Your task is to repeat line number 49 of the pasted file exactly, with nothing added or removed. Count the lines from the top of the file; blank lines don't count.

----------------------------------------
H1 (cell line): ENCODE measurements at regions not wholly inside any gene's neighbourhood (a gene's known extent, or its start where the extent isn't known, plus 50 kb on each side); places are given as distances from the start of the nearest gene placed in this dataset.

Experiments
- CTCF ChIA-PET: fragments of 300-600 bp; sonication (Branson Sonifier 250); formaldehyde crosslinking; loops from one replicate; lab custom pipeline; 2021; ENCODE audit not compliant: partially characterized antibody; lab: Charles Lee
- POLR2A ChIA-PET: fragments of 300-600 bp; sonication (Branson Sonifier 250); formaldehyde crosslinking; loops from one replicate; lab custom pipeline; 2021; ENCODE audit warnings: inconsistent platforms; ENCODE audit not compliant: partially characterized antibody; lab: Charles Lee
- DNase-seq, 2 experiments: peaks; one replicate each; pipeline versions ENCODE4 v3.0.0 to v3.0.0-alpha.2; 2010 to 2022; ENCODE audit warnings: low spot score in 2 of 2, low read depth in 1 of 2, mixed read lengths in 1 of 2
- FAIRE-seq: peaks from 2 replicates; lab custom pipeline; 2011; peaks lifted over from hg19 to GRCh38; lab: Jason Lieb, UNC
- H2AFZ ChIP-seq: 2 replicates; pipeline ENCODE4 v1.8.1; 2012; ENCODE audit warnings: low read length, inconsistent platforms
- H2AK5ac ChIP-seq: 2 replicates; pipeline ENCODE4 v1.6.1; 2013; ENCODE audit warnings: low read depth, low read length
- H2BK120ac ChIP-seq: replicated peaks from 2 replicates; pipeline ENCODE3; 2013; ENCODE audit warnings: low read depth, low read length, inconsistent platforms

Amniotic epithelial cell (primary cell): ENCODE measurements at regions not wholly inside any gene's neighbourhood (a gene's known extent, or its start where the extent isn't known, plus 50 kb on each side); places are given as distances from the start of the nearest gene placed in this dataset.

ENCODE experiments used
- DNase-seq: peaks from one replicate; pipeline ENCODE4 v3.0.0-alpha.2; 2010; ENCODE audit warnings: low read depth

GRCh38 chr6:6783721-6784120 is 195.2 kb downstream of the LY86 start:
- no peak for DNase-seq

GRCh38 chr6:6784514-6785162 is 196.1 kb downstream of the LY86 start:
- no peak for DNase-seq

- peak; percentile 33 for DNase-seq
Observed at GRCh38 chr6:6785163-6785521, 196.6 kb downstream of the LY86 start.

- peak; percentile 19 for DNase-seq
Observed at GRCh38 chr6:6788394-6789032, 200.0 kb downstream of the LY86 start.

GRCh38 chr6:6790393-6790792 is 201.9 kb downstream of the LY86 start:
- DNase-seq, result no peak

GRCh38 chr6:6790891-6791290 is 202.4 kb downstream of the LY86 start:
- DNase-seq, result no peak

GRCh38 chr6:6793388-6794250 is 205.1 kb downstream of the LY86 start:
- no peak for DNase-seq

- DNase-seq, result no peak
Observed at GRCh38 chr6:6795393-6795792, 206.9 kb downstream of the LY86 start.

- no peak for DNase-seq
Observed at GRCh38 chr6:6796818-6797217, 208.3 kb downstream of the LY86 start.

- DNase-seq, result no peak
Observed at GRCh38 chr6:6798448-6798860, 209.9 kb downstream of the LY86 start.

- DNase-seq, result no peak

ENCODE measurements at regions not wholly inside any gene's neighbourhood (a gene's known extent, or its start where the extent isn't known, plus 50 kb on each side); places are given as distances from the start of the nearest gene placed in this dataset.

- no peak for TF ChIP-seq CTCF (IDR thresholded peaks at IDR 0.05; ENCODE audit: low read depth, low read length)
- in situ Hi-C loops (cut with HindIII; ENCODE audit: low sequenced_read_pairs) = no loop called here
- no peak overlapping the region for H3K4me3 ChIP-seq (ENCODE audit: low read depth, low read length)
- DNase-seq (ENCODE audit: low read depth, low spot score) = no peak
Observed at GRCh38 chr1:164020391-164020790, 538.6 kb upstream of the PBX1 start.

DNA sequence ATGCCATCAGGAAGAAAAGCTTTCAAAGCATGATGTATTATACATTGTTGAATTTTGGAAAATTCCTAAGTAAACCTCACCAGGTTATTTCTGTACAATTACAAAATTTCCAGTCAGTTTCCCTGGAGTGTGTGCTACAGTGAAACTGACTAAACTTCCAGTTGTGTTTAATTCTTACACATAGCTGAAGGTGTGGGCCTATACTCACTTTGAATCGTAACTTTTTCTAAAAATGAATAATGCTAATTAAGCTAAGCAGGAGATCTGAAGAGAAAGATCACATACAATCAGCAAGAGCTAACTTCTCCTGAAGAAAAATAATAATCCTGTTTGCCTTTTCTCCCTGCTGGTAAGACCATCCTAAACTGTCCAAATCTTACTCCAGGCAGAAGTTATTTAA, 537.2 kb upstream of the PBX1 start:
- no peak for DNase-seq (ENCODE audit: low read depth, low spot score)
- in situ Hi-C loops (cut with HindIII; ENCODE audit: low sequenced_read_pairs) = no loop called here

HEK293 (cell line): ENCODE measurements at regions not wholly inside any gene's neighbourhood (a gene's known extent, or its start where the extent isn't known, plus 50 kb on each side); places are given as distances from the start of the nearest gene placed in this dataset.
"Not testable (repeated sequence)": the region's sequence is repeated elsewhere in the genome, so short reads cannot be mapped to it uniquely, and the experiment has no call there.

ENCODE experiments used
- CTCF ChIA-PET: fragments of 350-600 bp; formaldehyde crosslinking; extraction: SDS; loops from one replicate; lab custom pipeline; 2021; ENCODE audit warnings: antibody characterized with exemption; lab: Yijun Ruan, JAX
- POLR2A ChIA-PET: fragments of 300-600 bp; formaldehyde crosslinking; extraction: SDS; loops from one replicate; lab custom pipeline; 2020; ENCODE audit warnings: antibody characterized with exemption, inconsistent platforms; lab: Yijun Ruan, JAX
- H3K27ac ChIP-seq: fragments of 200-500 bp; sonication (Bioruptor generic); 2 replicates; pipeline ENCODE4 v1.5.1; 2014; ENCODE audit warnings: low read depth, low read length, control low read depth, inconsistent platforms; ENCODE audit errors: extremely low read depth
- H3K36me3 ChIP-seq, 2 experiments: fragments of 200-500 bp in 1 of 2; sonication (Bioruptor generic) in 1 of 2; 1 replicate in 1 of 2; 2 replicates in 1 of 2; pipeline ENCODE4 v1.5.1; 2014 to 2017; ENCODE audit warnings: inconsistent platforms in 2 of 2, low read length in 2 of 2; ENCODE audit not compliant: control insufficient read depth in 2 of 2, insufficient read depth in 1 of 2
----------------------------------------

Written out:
- H3K36me3 ChIP-seq, 2 experiments: fragments of 200-500 bp in 1 of 2; sonication (Bioruptor generic) in 1 of 2; 1 replicate in 1 of 2; 2 replicates in 1 of 2; pipeline ENCODE4 v1.5.1; 2014 to 2017; ENCODE audit warnings: inconsistent platforms in 2 of 2, low read length in 2 of 2; ENCODE audit not compliant: control insufficient read depth in 2 of 2, insufficient read depth in 1 of 2